View Full Version : World Cup TV ratings

07-03-2006, 02:50 PM
Fellow World Cup fans, the Cup IS being seen and enjoyed in this country contrary to what you've been hearing from soccer hatahs. This article says the ratings are up and that ESPN had better improve their lame-o coverage because Univision is eating into their viewer pie. The only reason to watch ESPN is they are in HD.


For ABC/ESPN, a Big TV Audience Gained and Lost
Categories: announcers
As much as everyone makes fun of American TV coverage of the World Cup — including Budweiser ads in the U.K. — it is also true that the ratings for this World Cup are through the roof in the U.S., more than double those of 2002. That’s largely because most of the games in 2002 were on at 5 a.m. or similar ungodly hours, while this year they are on at much more civil times in the morning and afternoon. Still, the numbers are remarkable, for both English-language and Spanish-language telecasts.

The Fort Lauderdale Sun-Sentinel reported Tuesday that Univision’s audience — 1,442,000 households — is up 133 percent from 2002. ABC has averaged 3,739,000 viewers for eight weekend games, up 103 percent from 2002. ESPN’s audience (1,370,000 households) is up 150 percent, and ESPN2’s (938,000 households), is up 66.7 percent.

The big jump in the Spanish-language ratings included the June 10 Mexico-Iran match, which was the No. 1 weekend daytime program among adults 18-34 for any network, Spanish or English. That figure was surpassed by the June 24 Mexico-Argentina game, with an audience of 6.7 million, making it the single largest sportscast among Hispanic viewers ever, including Super Bowls, and the fifth-most-watched Spanish-language telecast of any kind, ever.

On the English-language side, Crain’s Television Week reported on June 19, the U.S.-Czech game was the highest-rated telecast of any kind on ESPN2 so far this year.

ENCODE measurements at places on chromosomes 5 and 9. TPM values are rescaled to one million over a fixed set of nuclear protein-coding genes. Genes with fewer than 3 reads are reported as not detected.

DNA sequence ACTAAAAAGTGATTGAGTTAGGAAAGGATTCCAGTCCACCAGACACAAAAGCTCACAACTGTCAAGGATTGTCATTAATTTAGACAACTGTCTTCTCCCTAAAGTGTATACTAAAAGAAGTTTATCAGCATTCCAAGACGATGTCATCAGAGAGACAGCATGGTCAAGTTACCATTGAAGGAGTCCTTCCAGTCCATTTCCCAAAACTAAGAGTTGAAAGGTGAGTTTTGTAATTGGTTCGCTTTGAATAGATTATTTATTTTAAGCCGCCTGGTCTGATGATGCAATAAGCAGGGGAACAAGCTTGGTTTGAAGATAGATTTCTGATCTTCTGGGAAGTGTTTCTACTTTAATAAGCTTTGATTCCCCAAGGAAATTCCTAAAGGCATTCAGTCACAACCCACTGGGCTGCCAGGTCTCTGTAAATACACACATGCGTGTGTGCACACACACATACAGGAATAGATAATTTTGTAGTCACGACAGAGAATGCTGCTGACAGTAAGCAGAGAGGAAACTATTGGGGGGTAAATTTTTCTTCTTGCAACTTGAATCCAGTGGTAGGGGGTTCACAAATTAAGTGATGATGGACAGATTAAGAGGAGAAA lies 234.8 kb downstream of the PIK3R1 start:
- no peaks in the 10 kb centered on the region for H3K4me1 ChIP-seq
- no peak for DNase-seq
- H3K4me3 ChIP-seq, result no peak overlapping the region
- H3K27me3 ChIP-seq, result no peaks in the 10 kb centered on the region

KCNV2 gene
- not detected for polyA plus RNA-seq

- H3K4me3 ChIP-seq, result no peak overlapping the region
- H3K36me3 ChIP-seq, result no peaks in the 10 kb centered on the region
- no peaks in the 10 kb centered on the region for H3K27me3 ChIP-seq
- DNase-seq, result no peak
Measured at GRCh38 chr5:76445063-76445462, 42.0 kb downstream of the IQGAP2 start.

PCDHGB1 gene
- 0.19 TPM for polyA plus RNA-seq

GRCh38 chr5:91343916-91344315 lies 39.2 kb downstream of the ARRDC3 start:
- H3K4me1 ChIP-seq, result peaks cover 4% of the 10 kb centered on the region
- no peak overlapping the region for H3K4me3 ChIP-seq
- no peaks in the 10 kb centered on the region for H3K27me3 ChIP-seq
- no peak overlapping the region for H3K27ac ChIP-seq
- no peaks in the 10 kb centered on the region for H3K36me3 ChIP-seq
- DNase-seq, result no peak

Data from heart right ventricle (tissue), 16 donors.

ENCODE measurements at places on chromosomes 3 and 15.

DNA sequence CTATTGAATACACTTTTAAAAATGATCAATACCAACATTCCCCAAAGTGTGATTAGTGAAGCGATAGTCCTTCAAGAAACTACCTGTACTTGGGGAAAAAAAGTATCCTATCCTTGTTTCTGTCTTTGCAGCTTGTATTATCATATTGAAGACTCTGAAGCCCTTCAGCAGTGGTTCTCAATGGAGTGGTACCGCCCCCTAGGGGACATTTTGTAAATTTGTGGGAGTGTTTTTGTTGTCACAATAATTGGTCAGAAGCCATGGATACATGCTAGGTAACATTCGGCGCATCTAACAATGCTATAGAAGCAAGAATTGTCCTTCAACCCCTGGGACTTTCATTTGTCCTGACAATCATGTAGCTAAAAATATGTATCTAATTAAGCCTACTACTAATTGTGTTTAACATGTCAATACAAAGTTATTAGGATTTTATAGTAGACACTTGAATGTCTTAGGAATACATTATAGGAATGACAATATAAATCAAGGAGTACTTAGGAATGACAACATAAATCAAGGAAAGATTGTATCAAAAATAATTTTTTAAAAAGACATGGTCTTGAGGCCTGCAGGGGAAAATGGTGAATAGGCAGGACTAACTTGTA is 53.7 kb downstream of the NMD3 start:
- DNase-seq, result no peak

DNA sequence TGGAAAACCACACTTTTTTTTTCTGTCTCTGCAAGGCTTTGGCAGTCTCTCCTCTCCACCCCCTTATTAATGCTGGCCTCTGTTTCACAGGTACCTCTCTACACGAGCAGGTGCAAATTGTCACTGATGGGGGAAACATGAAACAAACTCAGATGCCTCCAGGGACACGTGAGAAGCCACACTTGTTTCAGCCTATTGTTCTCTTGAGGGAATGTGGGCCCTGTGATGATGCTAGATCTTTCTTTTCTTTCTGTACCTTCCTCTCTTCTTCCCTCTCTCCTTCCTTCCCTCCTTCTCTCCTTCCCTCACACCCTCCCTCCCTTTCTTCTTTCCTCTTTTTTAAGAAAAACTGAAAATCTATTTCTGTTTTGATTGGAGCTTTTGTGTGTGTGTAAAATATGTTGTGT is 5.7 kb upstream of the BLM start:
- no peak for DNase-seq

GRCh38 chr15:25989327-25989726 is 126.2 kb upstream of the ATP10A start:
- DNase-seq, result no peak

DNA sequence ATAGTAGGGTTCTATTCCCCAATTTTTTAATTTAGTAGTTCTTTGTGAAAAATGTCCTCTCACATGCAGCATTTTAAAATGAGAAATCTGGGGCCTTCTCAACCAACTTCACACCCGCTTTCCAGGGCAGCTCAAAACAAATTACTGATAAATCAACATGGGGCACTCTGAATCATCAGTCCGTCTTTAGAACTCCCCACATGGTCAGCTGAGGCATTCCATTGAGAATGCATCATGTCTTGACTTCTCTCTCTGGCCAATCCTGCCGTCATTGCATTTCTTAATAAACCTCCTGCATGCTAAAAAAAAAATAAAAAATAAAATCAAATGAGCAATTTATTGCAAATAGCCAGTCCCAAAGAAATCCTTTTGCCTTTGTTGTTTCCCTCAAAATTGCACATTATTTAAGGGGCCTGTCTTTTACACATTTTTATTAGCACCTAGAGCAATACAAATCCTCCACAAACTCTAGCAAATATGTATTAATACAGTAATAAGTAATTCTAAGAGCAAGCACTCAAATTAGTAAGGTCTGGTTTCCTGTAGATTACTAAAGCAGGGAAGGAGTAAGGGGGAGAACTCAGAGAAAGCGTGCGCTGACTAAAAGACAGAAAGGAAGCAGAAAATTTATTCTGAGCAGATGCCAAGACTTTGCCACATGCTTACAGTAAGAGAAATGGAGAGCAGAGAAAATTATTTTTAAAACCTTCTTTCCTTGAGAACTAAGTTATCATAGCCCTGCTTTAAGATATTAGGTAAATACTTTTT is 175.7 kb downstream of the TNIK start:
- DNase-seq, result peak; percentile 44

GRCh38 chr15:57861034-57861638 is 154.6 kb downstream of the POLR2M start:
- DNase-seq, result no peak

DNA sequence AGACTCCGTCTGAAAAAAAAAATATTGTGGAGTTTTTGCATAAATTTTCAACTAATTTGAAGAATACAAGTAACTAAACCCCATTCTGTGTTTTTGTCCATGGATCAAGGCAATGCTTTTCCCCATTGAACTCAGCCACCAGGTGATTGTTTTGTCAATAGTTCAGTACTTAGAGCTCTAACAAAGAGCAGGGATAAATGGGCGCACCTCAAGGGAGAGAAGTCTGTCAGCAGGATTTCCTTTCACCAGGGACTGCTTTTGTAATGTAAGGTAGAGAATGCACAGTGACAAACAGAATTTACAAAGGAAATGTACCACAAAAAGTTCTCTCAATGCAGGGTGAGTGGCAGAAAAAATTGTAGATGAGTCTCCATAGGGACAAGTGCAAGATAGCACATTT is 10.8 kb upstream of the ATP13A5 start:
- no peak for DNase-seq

But to get the full impact of the increase in viewership, as the Milwaukee Journal-Sentinel noted, you have to add the ABC/ESPN rating to the Univision rating.

“If you take the rating for the U.S.-Italy match on ABC (4.4),” the Journal-Sentinel reported, “and combine it with the Univision rating for the match (1.7), you get a 6.1, which makes it the weekend’s most-watched daytime event, beating the U.S. Open golf tournament and the NASCAR auto race in Michigan.”

The big question is how many English-language viewers are watching Univision. A lot, if you go by the many comments on this blog from non-Spanish-speakers who say they’ve switched to the Spanish-language network from ABC and ESPN. But how many? Crain’s Television Week reports:

This season Univision has been measured as part of the Nielsen Television Index as well as the Nielsen Hispanic Television Index, providing a daily reminder that it draws more viewers than The WB and UPN and that its shows often beat the Big 4 networks in the 18-to-34 demographic.

And while there are yet no hard statistical evidence, there are anecdotal examples of English-speaking viewers opting to watch the Univision broadcast in bars, health clubs and offices.